Facts: A community college district identifies a potential location to build a new campus facility and enters into an option agreement with the seller. While the option is open, the college begins environmental review under CEQA, including an initial study and early stakeholder outreach to understand what environmental issues could arise. The college even hires a consultant to create a physical master plan for the facilities which include concept parking, landscaping and an aggressive construction schedule. This plan is presented as an information meeting to the college board; but the board never takes action on it. They simply receive and file and the momentum appears to stall.
After a number of years, the college board finally approves a purchase agreement to acquire the site after a renewed interest in expanding the district’s asset holdings while the market is favorable. However, the purchase agreement makes no reference to the intended use of the property. Conventional thought was to get the property now and figure out the details later. The purchase agreement also conditions the opening of escrow on: (1) compliance with CEQA; and (2) that any challenges based on CEQA are resolved prior to closing escrow. The parties, under the purchase agreement, were not bound unless and until compliance with CEQA is completed and all legal challenges pursuant to CEQA are resolved.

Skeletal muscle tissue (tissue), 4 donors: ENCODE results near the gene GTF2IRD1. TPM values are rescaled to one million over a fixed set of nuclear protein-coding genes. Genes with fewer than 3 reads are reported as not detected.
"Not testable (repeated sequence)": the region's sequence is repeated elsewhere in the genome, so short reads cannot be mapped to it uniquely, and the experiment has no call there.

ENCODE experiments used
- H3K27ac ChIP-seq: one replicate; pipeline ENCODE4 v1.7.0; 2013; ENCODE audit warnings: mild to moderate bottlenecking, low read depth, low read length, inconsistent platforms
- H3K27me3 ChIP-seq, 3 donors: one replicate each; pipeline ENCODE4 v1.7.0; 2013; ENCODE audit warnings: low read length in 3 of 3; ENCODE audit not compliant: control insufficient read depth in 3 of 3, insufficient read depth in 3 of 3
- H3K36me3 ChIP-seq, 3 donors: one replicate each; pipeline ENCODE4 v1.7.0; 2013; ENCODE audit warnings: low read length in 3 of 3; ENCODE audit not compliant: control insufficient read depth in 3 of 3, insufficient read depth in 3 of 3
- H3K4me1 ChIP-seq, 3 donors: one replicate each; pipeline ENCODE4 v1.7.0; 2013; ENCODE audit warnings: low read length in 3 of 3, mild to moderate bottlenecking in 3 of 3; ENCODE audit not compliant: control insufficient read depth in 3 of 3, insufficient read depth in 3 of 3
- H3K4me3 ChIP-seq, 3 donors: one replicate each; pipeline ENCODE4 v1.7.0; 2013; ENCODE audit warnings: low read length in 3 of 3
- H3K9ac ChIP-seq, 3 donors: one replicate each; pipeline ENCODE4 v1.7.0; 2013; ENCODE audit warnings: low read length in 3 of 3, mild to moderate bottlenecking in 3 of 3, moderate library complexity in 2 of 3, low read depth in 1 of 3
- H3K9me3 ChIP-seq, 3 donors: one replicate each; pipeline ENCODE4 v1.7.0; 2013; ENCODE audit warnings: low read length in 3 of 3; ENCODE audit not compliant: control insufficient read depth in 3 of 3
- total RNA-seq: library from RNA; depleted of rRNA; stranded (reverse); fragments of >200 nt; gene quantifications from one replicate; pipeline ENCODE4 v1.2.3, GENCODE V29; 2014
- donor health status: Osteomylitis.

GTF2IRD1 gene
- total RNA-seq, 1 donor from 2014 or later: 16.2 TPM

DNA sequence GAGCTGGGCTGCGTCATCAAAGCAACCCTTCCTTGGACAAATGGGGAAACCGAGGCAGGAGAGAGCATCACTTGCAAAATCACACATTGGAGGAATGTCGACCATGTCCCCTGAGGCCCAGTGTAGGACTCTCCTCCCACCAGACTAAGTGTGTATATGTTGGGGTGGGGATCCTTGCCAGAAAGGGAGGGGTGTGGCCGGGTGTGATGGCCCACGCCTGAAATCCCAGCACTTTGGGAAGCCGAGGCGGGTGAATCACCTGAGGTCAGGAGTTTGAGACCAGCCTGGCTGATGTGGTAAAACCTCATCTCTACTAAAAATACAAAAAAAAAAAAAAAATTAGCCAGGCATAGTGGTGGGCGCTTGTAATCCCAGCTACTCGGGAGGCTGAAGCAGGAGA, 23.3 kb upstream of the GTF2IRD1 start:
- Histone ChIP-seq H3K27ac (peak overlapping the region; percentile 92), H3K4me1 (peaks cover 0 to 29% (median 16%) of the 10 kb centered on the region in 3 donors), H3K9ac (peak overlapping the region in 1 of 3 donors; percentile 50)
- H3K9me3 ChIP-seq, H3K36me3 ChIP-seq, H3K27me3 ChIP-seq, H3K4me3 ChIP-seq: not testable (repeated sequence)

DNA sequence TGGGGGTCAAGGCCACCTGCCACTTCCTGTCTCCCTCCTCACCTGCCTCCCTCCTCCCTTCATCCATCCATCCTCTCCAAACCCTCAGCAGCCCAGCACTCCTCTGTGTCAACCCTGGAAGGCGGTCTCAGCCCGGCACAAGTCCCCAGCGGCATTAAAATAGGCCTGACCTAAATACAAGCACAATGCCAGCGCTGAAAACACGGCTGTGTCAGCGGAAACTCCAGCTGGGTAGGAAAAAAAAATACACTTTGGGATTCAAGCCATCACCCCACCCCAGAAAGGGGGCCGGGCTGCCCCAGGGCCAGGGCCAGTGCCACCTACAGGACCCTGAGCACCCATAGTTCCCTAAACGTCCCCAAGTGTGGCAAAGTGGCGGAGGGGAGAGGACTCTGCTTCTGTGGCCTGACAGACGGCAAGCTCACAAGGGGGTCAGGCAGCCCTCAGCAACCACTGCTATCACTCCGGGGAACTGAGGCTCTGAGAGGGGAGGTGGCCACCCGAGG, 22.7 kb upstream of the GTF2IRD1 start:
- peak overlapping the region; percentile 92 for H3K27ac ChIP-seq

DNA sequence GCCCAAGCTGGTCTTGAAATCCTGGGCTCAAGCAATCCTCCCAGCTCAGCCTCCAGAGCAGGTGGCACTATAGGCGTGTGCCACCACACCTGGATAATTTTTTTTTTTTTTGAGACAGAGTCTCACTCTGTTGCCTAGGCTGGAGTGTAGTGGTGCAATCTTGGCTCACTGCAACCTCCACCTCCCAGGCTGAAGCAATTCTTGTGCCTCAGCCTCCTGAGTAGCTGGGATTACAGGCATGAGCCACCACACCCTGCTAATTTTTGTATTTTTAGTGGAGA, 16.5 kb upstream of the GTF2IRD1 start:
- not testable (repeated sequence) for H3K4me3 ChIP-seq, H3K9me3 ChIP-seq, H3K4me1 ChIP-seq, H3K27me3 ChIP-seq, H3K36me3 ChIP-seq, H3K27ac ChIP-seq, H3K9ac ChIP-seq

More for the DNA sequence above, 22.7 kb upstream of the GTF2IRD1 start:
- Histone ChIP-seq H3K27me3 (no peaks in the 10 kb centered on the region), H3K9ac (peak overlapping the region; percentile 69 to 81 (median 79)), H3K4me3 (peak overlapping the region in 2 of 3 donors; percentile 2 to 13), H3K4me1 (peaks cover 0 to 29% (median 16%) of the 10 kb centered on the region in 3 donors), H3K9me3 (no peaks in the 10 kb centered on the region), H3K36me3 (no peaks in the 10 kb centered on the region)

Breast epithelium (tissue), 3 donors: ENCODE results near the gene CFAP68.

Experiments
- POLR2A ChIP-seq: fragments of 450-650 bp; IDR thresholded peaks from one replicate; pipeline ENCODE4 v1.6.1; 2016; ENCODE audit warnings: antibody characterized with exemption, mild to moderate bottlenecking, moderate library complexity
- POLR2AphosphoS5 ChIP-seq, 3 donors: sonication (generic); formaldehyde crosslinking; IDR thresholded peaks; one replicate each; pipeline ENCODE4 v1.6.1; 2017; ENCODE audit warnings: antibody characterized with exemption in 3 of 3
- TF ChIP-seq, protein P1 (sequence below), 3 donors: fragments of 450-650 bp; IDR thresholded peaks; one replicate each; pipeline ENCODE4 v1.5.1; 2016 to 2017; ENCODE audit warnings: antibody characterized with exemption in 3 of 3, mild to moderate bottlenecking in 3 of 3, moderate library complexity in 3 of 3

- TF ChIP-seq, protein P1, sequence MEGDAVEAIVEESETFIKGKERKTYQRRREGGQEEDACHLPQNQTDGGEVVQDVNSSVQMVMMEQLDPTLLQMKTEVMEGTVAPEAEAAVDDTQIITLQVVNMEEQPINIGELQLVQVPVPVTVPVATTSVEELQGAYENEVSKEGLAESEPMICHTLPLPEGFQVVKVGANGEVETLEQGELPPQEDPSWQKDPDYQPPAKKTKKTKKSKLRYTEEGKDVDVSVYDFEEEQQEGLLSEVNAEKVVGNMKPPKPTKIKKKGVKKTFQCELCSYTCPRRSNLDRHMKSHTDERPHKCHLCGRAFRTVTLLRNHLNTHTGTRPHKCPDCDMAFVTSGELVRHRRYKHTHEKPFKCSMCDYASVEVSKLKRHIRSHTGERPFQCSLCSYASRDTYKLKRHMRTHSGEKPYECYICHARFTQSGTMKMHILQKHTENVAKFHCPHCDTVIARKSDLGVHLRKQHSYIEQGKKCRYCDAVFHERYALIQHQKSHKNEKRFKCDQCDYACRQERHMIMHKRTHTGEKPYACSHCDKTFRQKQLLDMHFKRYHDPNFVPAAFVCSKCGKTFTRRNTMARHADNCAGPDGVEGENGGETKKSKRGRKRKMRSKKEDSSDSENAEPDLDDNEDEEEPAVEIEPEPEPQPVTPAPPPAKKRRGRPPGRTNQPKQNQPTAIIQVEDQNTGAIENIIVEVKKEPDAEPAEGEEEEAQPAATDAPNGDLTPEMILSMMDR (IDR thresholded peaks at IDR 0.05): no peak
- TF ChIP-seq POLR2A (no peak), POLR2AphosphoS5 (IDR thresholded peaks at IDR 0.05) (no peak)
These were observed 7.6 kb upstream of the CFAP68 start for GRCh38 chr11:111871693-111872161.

At the public hearing to approve the purchase agreement, a board member recalls past effort for the new campus facility expansion and expresses a desire that the site should become the intended location for a new campus facility. The board member also suggests an idea to expend potential bond funds on the expansion should the voters and board both approve the bond and expenditure at a later date. Eventually, the bond is approved by the voters based on a bond measure that included a list of potential projects — one of which was the new campus facility amongst several others.